You’re probably wondering what this post is about, especially given the weird title. But first, let’s ponder over a hypothetical question… Would you accept this job offer? Working from home, flexible hours Working with people across multiple time zones 10-12 hours of work each day (50-60 hours a week) 50-70% travel is required (within NAM and internationally) A base salary of $200k USD per year Up to 15% annual bonus Health coverage + extended health benefits 401(k)/RRSP contribution matching up to 3% 2 weeks vacation At $200k USD per year, the pay is quite good, especially considering the 15% annual bonus. This means you can potentially earn up to $230K USD or $293.6k CAD a year before tax. That’s quite a bit of money! Working from home is also a great benefit too since that means no commuting at all. But working for 10-12 hours each day is more than your typical 40 hour work week. Working with people in different time zones means your work hours won’t be the regular 9-5. The 50-70% travel requirement means you will be on the road for most of the year and won’t have much time to spend with your family. In addition, […]

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You’re probably wondering what this post is about, especially given the weird title. But first, let’s ponder over a hypothetical question…

Would you accept this job offer?

  • Working from home, flexible hours
  • Working with people across multiple time zones
  • 10-12 hours of work each day (50-60 hours a week)
  • 50-70% travel is required (within NAM and internationally)
  • A base salary of $200k USD per year
  • Up to 15% annual bonus
  • Health coverage + extended health benefits
  • 401(k)/RRSP contribution matching up to 3%
  • 2 weeks vacation

At $200k USD per year, the pay is quite good, especially considering the 15% annual bonus. This means you can potentially earn up to $230K USD or $293.6k CAD a year before tax. That’s quite a bit of money! Working from home is also a great benefit too since that means no commuting at all.

But working for 10-12 hours each day is more than your typical 40 hour work week. Working with people in different time zones means your work hours won’t be the regular 9-5. The 50-70% travel requirement means you will be on the road for most of the year and won’t have much time to spend with your family. In addition, 2 weeks worth of vacation means you won’t have much time to rewind and relax during the year.

If you were given this job offer, would you accept it?

In case you are curious, no, I’m not getting this job offer. But I think it’s an interesting question.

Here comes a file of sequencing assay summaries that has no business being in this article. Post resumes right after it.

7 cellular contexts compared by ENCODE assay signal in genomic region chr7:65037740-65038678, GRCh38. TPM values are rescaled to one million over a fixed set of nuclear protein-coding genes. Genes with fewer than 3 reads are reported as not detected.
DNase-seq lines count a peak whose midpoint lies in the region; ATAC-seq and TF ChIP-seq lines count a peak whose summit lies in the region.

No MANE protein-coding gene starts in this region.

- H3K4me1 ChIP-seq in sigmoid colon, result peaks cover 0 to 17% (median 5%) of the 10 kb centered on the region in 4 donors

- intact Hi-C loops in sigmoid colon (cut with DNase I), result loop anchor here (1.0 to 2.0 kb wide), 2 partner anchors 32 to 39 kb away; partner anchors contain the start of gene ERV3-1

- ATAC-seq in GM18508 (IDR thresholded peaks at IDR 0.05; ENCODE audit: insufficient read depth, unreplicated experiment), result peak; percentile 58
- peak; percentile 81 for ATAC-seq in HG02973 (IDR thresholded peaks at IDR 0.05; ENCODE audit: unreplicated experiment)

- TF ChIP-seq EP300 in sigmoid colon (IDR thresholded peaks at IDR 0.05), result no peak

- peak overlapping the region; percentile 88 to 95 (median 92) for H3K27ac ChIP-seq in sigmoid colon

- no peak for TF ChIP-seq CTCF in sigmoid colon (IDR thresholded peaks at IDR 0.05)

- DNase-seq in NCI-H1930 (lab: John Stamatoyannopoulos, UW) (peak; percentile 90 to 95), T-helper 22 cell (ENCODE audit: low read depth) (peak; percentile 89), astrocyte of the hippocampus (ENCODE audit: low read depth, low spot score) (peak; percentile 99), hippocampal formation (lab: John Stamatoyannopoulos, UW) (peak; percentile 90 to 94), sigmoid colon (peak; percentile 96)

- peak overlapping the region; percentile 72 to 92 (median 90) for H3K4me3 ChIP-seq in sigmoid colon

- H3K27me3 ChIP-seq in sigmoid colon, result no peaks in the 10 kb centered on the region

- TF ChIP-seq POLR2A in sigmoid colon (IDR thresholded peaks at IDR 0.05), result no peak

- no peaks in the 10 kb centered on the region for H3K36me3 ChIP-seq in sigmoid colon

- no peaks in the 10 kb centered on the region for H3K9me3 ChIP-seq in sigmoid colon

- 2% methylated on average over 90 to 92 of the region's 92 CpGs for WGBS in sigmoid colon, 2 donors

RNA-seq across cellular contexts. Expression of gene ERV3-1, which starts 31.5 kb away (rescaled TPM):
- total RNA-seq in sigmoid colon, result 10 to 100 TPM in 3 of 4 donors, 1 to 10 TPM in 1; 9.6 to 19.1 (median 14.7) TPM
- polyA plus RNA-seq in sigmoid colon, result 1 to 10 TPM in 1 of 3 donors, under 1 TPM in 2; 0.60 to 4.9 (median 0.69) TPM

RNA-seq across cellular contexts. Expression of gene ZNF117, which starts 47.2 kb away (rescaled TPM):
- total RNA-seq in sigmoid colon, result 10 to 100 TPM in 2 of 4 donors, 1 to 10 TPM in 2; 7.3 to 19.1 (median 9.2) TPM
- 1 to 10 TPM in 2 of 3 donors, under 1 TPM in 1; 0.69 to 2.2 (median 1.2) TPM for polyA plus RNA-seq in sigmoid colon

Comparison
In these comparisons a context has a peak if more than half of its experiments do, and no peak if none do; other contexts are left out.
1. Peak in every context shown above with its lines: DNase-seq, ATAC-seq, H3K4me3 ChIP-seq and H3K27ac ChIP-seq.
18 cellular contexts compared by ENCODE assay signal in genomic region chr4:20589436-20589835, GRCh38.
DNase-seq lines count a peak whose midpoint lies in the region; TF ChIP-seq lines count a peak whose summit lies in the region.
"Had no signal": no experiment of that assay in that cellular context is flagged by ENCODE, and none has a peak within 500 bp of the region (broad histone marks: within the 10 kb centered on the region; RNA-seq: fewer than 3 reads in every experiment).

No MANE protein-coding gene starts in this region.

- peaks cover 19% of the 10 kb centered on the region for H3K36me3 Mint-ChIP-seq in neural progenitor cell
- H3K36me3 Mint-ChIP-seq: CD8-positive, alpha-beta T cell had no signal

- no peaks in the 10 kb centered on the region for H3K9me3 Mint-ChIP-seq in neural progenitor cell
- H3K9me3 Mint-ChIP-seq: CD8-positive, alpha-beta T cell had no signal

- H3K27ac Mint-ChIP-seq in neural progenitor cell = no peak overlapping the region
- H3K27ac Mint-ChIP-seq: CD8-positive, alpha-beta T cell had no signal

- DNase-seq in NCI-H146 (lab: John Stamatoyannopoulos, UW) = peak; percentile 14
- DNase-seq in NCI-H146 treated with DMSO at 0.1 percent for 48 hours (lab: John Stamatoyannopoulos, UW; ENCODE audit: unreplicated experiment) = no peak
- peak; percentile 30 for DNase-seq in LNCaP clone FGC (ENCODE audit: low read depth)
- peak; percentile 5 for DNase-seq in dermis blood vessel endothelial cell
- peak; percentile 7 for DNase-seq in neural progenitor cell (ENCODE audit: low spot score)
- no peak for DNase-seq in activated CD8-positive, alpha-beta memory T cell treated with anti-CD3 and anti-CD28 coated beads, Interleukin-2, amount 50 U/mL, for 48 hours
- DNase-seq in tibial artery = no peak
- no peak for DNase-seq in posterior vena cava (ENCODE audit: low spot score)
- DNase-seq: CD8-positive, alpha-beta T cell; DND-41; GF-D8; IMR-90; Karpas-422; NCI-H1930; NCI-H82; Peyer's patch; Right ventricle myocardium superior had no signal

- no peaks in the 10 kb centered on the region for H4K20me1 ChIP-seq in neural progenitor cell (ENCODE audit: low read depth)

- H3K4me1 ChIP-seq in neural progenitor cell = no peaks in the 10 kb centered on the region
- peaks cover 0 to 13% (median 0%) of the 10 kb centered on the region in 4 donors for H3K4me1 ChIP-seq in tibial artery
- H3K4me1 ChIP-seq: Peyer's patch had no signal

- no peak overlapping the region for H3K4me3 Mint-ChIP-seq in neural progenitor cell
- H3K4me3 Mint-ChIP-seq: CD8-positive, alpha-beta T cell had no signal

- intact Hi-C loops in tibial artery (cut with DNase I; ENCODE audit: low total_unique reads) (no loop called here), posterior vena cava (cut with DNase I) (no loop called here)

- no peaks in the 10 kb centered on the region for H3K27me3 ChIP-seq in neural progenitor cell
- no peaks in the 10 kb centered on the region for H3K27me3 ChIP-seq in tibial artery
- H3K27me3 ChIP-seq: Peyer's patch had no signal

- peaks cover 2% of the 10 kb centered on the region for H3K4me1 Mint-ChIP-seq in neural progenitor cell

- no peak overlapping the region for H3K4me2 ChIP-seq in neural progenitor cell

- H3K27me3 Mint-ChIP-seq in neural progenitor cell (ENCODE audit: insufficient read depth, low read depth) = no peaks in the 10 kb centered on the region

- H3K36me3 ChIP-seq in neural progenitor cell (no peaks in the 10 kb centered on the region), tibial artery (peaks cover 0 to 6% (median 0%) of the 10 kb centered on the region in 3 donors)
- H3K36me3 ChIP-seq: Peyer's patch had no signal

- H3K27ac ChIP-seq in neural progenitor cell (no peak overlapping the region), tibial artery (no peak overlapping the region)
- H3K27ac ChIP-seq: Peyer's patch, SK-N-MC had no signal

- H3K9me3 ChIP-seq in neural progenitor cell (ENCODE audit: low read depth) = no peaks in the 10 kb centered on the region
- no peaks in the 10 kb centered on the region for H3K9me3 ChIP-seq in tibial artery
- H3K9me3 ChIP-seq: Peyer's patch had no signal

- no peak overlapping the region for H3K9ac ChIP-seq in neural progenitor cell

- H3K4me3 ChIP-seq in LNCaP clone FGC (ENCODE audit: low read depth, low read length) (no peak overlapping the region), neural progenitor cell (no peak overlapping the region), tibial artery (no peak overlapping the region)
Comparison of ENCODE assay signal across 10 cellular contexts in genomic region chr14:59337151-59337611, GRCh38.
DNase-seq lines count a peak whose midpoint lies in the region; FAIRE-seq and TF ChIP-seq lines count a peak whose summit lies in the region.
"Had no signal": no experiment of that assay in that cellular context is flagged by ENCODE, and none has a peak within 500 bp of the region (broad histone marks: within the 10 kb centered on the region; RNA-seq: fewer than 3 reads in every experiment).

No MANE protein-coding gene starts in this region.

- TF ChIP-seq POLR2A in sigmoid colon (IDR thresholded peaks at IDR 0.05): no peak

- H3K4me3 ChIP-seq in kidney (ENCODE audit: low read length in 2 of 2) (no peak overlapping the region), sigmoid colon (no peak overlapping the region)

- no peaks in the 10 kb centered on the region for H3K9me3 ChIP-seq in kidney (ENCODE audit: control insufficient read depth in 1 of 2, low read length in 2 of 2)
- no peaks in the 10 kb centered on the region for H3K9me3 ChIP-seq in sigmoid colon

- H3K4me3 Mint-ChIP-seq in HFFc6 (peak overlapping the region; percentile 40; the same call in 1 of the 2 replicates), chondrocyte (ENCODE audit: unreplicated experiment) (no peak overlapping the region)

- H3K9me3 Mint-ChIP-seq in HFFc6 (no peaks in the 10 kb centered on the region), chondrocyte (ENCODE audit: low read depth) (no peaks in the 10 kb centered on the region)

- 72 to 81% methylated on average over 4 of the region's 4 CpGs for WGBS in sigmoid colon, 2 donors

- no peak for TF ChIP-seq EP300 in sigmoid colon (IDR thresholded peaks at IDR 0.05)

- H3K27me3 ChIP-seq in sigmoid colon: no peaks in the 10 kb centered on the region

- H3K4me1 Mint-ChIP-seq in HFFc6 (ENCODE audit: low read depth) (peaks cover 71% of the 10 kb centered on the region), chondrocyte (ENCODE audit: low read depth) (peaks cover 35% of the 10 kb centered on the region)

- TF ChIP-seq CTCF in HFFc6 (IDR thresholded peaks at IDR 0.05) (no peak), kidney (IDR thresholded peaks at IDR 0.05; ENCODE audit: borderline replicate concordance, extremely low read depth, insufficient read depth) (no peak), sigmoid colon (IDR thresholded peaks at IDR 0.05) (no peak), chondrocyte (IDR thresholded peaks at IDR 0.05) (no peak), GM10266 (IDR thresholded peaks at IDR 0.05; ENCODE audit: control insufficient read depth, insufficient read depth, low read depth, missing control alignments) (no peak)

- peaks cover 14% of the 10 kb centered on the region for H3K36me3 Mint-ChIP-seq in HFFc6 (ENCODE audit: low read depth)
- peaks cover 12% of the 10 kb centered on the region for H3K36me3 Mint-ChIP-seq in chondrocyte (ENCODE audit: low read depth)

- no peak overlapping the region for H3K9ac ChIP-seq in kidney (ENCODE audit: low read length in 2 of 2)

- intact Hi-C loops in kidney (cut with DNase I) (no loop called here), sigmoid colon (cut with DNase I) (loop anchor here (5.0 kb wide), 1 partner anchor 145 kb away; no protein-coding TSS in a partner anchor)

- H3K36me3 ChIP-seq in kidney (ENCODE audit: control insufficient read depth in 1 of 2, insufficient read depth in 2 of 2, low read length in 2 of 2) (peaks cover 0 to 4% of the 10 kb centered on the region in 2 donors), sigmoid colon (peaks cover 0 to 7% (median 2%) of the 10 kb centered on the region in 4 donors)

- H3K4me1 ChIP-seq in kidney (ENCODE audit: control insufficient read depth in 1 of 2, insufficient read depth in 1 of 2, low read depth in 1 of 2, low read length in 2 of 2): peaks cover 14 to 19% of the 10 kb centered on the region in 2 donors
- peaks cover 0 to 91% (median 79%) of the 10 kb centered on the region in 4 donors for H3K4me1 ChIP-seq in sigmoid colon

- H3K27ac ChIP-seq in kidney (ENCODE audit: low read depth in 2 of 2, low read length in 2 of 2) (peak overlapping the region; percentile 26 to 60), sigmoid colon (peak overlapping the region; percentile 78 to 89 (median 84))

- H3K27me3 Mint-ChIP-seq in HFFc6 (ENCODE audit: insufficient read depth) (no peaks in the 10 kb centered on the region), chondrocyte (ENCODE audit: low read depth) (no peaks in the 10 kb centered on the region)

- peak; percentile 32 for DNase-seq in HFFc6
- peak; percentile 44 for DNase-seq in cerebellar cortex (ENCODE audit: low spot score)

The Top Five Regrets of Dying

The other day I came across J.D. Roth’s post on How to build confidence and destroy fear. It was a VERY long read but extremely insightful. I always enjoy reading philosophical posts from other bloggers (and probably why this post is somewhat philosophical).

In the post, J.D. Roth mentioned the Top Five Regrets of Dying by Bronnie Ware. Bronnie has worked in palliative care for many years. She has spent time with people near death and listened to them describe their fears, anger, and remorse. The 5 common recurring themes, hence the top five regrets are:

  • I wish I’d had the courage to live a life true to myself, not the life others expected of me.

“This was the most common regret of all. When people realize that their life is almost over and look back at it, it is easy to see how many dreams have gone unfulfilled. Most people had not honoured even half of their dreams and had to die knowing that it was due to choices they had made, or not made. Health brings a freedom very few realize until they no longer have it.”

Throughout our lives, we spend too much time wondering what people think about us. So we end up doing the things that others expect of us, or the things we think are expected of us. In the extreme case, we project a false image of ourselves. We go through our lives as others expected of us, rather than doing things that would bring true happiness to us.

  • I wish I hadn’t worked so hard.

“This came from every male patient that I nursed. They missed their children’s youth and their partner’s companionship. Women also spoke of this regret, but as most were from an older generation, many of the female patients had not been breadwinners. All of the men I nursed deeply regretted spending so much of their lives on the treadmill of a work existence.”

This regret is most likely due to the common belief that you must climb the corporate ladder and make as much money as you can in your career. Many were taught that money and status equal happiness. So you work harder and harder to bring in money and so the title on your business card can look more impressive every year. It’s a vicious endless cycle.